Send in the Clones


Regrettably, this is no tie-in to the derided Star Trek: The Next Generation episode “Up the Long Ladder.” Rather, the first weekly one-shot of Sentinels of the Multiverse post Vengeance release features the team villain mode, in which Baron Blades brings some allies, Proletariat and Fright Train, to help take down America’s Youngest Legacy, the Southwest Sentinels and Setback.

All three hero decks in this one-shot feature HP recovery, often as a rider on dealing some damage or some other useful feature, which is often helpful, especially for the Sentinels, since they’re a team of lower HP heroes.

The advice going into this one was to focus on hitting Fright Train first. Proletariat injures himself depending on the number of clones in play, so he did more to remove himself from the game than anyone else, though the Idealist lent some psychic damage to speed things along. Destroying Genetically Fused Physique with Setback’s “Whoops! Sorry!” means Blade starts injuring himself as well, and no one’s doing very large instances of damage, so Superhuman Durability seemed like a decent candidate to sacrifice.

Unlocking Dark Watch: Setback

The variant identity Dark Watch Setback has been unlocked!

The Dark Watch: Setback variant identity in Sentinels of the Multiverse has one of the more challenging unlock conditions: defeat the Chairman in Rook City with Setback and the rest of the Dark Watch team as their variant selves: Nightmist, Mister Fixer and Expatriette. This is a challenging setup, top to bottom.[1][2] Thus, I turned to cheese.

This is a challenging setup, top to bottom. Thus, I turned to cheese.

Now in fairness, I slogged through a lot of total failures before turning to cheese. Most of the initial batch of games, both the Chairman and his flunky, the Operative, stayed at or had been restored to full health. I think I now hate the Fence more than I do any other of the Chairman’s underbosses. But after the unmitigated suffering of a team line-up where the heavy hitter keeps destroying the equipment and ongoings that makes the other heroes effective, I turned to the internet and came upon the Friendly Fire/Dual Crowbars combo.

In short, Friendly Fire allows Setback to be dealt 2 damage anytime a hero target would deal damage. Mister Fixer’s Dual Crowbars allow him to damage a second target any time he would deal damage. So Mister Fixer hits a target, Friendly Fire allows him to hit Setback, Dual Crowbars allows a new instance of damage to split off Fixer hitting Setback, then Friendly Fire allows Fixer to hit Setback again because he just dealt damage to a target, and so on and so on until Setback is incapacitated from getting whacked on the head with a crowbar.

In the context of this particular match-up, you are essentially sacrificing Setback to take the Operative out of the game in the first turn. And that is an excellent trade. Taking out the Operative means that underbosses enter play more slowly and destroying villain targets doesn’t incur retributive damage. And incapacitated Setback gives you half a regular hero turn with a card play or power use by someone who is, frankly, probably going to be more useful than he was, so . . .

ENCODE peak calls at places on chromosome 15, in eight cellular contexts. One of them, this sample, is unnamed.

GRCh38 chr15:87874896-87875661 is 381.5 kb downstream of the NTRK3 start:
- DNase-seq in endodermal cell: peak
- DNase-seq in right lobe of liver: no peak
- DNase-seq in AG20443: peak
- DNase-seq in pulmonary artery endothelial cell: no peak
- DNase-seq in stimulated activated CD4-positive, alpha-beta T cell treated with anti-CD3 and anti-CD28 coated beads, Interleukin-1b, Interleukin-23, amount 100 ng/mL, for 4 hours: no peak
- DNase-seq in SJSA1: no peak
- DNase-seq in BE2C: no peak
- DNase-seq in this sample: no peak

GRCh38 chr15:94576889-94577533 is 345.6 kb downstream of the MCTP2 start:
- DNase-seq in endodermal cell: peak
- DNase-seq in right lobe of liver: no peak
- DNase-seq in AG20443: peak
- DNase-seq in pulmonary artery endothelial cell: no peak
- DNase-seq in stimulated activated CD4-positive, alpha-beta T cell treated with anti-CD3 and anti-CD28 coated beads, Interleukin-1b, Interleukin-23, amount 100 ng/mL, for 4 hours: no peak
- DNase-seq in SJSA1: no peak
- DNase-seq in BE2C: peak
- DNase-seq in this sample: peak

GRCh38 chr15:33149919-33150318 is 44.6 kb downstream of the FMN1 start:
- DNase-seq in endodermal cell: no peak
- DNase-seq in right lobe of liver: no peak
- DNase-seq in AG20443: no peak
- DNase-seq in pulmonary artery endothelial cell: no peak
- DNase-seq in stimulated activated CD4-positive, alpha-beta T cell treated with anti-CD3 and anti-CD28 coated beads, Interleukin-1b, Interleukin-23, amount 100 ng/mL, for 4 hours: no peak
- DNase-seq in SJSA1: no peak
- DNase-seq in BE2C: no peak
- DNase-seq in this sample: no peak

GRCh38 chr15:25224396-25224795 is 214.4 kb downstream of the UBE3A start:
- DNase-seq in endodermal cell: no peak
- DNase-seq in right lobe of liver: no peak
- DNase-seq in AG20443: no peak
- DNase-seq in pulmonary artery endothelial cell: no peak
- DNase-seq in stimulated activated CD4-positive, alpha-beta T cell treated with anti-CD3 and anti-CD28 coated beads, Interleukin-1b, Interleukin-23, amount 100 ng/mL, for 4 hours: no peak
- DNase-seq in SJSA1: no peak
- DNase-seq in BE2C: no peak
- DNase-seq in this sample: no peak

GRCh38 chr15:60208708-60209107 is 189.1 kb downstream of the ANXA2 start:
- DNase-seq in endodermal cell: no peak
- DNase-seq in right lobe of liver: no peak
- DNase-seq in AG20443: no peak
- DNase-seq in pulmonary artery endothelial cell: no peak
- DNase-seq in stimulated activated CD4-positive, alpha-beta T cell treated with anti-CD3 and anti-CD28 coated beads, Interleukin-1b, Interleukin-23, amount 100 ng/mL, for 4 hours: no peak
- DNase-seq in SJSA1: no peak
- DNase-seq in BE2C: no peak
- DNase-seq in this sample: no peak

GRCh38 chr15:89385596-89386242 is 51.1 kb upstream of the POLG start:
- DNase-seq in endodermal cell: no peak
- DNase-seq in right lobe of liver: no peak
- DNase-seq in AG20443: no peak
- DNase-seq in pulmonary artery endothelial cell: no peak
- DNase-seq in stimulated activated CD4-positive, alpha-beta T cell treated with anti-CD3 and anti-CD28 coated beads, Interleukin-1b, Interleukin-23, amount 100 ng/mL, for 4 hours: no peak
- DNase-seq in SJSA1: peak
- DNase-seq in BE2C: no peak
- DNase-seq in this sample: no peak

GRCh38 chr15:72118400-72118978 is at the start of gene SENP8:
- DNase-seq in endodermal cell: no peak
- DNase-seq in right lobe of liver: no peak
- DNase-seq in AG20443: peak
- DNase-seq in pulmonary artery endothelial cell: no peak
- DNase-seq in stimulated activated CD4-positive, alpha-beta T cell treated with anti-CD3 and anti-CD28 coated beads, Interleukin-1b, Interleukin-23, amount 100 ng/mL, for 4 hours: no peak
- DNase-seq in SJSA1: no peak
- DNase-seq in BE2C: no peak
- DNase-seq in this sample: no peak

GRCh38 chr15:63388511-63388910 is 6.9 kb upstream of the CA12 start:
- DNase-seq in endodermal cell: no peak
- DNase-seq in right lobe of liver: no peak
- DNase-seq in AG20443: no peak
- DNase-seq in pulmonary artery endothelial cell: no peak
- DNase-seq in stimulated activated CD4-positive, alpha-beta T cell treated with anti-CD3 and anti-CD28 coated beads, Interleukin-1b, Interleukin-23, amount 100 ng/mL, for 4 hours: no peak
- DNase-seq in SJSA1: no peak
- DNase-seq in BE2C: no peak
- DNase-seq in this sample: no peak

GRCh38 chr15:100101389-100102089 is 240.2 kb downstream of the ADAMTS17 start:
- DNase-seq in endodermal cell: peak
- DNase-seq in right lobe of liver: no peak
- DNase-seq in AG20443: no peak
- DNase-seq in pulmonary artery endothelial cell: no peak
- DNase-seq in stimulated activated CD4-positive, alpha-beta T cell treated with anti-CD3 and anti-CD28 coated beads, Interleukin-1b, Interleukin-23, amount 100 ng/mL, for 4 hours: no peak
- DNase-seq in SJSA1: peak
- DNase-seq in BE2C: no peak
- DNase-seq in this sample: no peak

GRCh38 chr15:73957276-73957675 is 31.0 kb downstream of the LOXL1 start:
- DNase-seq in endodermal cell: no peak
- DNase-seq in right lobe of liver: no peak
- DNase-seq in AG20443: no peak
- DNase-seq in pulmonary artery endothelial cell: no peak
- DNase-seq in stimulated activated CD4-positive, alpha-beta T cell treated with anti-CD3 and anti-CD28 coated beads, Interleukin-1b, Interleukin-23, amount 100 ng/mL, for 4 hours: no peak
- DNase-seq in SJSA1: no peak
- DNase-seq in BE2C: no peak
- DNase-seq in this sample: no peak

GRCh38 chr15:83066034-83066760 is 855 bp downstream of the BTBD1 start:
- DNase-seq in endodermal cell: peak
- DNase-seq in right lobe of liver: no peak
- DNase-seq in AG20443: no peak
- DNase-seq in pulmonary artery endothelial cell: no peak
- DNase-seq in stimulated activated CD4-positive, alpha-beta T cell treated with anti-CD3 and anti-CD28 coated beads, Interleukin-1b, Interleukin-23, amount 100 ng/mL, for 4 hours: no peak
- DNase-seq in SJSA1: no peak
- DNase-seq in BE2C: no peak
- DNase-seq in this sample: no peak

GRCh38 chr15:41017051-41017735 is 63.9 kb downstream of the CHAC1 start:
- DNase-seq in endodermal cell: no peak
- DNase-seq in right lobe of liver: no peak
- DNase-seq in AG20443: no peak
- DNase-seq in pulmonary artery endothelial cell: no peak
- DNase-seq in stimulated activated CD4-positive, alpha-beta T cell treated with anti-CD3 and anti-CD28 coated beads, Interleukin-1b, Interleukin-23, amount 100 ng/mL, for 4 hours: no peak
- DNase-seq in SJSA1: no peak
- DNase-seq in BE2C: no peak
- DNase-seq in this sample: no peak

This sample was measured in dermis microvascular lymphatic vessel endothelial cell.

So I shifted gears from “let’s fail fast repeatedly and figure out what worked at all” to restarting the game repeatedly until Setback and Fixer had the two key cards in hand. Aside from the amount of clicking between viable setups, I made more progress than before, but it still needed tweaking. Setback should lead the team, for instance, to allow Fixer to destroy the Operative on the first round. Others have suggested Fixer should go last, to increase the chances of playing a piece of fodder for his Bitter Strike from Nightmist or Expatriette.

It can all still come down to the flop, though. The final run through led off with the Contract coming out and an unbelievable string of Falling Statuary. Once the Operative was removed, there were, amazingly, some do-nothing turns waiting for the Chairman to flip as underbosses trickled into play and were sent to the trash. Several Perfect Human Specimen plays while the Chairman was at full HP didn’t bother me at all.

Once the Chairman flipped, his retaliatory damage took out Mister Fixer in a couple hits. I lucked out with Nightmist[3] and got an Amulet of the Elder Gods out just in time for the Chairman to hit her, which she redirected to him with the amulet, causing the Chairman to hit himself in response to hitting himself. That was pretty gratifying. Expatriette did the final bit of damage on Setback’s turn, so everyone got to get their licks in by the end.

[1] Note that the weekly one-shot Ridiculous Challenge Time, which wrecked a number of mint streaks, pitted Dark Watch Fixer, Nightmist and Expatriette against the Chairman.

[2] And why I put this one off, much like Price of Freedom of Wraith and Ra, Horus of Two Horizons. The second being one achievement I still have to earn.

[3] I lucked out twice, in fact, because an early Mists of Time/Mist-Fueled Recovery one-two put Nightmist back at full health and ready to take the “highest HP” punches while everyone else hovered at the brink of single digits.

Prime Wardens Are Go

A collage of the achievement screens for unlocking the five Prime Warden variants in Sentinels of the Multiverse.Thanks to the industrious players over on the Sentinels of the Multiverse video game forum, the unlock conditions for the Prime Warden identities were all figured out over the last couple weeks. After an extended hiatus from the digital version of Sentinels — Steam had me down as last playing in September — I decided to see how many of the Prime Wardens I could unlock over the weekend. I have a certain affection for this team, because they were the first set of promo cards that I got directly on my own, as part of preordering Wrath of the Cosmos. I’ve never known how to use them because I don’t get to play in reality as often as I might like, but I feel an attachment to the team as the promo cards that I didn’t proxy.